Miami- too ghetto and too humid, people are nasty and too lopsided in demographics

Indianopolis/ Columbus/ Cleveland/ Cincinatti/ Buffalo- all too forgettable, rundown and dull

Baltimore/ Philadelphia- too dangerous and gritty and intense-feeling, and dirty for my liking
Just read to post #40. Forgive me if I'm being repetitious. I've learned to "never say never". There are many cities I think I wouldn't like, but you never know. I would like to say, Denver is not (usually) cold. We have warmer winters than many cities at the same latitude, e.g. Champaign, IL and Pittsburgh, both of which I've also lived in. We have lots of warm, sunny days in winter where the highs are in the 50s/60s.

Denver isolated-yes, it's that.

Dull-I don't think so!
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Old 12-08-2013, 09:37 PM
 
2,770 posts, read 5,356,522 times
Reputation: 734
Quote:
Originally Posted by blackgem View Post
I have only been to a few areas in New Jersey outside Newark. NJ is a dirty and ugly place. I have delt with a lot of fake self absorbed people from NJ. All I currently do not associate with. My most recent trip in June is my last for sure. Newark airport rudest staff I ever encountered at any airport. I will stay in NY and NY only. No path train for me.
That's such a tiny sliver of the state. Your solution is funny because some outsiders often consider NY worse than adjacent areas in NJ for 'self-absorbed' folks.
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Old 12-08-2013, 09:53 PM
 
363 posts, read 617,253 times
Reputation: 281
Cities I couldn't live in

San Francisco- not really a fan of fog, and it seems a little too moist for me. Also, I'm not into the whole hipster thing

Portland- The Hipster thing also makes portland kind of a no-go for me. Strangely enough i'd like Seattle though. It seems big enough that it's not just hipsters. It's got other things going for it. Portland though just isn't my style.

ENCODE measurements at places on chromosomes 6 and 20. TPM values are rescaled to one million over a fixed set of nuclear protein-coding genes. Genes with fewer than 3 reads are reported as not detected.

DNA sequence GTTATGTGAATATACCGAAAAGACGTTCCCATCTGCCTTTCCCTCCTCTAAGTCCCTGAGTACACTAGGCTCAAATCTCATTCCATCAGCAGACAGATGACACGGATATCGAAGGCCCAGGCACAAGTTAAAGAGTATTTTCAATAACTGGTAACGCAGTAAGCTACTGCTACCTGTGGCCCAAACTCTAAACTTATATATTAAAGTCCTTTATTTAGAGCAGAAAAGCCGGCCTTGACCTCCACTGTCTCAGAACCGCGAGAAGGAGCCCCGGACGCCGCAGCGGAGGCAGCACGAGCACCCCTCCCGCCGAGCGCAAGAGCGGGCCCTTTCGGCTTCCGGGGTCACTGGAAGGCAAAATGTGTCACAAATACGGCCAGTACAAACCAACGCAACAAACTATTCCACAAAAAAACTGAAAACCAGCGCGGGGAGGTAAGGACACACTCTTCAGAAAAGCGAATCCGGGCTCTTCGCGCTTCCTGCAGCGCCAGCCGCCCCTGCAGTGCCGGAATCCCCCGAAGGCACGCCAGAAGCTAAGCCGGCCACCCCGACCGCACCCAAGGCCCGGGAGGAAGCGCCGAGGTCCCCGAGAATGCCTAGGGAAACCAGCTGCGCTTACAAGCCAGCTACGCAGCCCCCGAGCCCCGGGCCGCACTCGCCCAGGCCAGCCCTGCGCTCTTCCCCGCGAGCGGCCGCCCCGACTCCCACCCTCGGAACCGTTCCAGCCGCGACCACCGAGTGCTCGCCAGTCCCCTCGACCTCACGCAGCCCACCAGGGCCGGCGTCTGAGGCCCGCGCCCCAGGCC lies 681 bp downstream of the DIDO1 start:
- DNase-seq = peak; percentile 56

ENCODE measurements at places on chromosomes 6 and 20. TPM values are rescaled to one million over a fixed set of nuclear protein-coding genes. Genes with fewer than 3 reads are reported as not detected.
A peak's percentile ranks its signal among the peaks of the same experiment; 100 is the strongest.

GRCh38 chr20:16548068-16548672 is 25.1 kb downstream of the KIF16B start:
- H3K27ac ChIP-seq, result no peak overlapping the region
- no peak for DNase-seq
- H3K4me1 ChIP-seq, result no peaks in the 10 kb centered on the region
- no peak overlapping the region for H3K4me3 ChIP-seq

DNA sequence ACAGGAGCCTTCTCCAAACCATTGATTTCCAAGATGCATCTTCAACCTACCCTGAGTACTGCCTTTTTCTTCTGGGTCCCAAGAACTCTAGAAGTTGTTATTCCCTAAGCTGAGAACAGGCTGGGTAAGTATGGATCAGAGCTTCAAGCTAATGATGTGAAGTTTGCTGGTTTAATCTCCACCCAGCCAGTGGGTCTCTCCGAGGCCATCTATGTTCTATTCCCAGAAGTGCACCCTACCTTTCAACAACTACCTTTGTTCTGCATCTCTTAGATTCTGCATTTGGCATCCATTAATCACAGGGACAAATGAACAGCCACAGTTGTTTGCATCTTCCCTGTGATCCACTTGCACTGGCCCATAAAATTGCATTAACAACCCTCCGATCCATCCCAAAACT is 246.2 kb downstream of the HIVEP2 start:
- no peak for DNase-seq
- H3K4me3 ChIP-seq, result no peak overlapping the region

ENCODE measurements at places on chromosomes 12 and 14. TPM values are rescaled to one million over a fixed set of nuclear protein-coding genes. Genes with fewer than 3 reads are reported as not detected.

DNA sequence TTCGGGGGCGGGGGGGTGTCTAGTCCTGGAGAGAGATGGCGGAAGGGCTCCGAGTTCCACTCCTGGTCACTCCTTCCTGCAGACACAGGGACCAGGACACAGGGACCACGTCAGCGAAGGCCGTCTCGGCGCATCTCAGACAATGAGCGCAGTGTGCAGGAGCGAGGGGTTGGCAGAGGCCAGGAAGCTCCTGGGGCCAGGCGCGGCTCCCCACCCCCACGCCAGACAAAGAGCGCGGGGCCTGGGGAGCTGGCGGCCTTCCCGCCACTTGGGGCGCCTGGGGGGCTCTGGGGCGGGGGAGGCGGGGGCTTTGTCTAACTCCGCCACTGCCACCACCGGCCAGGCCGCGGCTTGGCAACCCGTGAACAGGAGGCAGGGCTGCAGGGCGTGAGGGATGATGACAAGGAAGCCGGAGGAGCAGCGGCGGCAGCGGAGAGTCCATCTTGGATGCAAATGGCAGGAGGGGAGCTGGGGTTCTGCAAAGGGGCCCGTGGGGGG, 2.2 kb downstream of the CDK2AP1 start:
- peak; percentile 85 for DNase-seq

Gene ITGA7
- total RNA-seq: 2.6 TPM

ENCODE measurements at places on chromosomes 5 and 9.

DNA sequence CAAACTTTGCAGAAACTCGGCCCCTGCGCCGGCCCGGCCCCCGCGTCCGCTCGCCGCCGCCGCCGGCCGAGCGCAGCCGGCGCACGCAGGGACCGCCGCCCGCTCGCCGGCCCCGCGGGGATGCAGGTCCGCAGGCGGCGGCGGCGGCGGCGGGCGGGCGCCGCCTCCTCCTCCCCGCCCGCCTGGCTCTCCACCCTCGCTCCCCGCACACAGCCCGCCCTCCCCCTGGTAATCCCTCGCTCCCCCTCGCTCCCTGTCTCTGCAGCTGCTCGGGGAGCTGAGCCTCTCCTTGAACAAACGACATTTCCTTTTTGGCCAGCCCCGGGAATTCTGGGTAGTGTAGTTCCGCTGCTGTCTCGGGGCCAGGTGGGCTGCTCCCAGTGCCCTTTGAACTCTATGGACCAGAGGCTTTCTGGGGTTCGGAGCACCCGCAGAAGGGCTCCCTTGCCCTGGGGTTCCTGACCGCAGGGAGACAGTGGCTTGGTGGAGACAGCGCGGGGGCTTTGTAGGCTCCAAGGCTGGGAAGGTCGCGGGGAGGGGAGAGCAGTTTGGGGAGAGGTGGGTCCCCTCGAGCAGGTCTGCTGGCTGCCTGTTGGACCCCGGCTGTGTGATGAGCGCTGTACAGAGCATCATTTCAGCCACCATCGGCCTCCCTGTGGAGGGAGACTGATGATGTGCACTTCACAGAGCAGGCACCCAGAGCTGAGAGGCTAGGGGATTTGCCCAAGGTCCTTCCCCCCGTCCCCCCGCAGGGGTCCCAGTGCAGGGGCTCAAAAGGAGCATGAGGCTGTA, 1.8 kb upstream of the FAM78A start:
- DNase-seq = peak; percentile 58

Phoenix. I love the Southwest, but Phoenix just looks like one big suburb in the middle of the desert. Also seems to focused on appearances in terms of people.

Miami. Love the beaches in Florida, but i'll admit i'd fit in better on the redneck riviera than on Miami beach.

Detroit- Normally I love the midwest too, but Detroit just seems so ugly and run down. At least other rust belt cities are trying to revitalize themselves. Detroit is too, but they aren't able to pull themselves up
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Old 12-08-2013, 10:01 PM
 
6,433 posts, read 9,951,901 times
Reputation: 7974
San Francisco and Portland. Those are literally the only cities in the U.S. I would ever refuse to move to. If there's anything I hate more than liberalism, it's extreme liberalism. Even if the politics weren't the same, the people in those cities are downright rude and nasty. They have no sense of kindness or respect. If I lived there, I would be in a fight everyday.
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Old 12-08-2013, 10:22 PM
 
Location: The Magnolia City
8,931 posts, read 11,798,386 times
Reputation: 4853
There isn't a single major city in America that I wouldn't be able to make the best of.

As for smaller cities and towns, unless they're in the South, I'm certain I'd be quite miserable.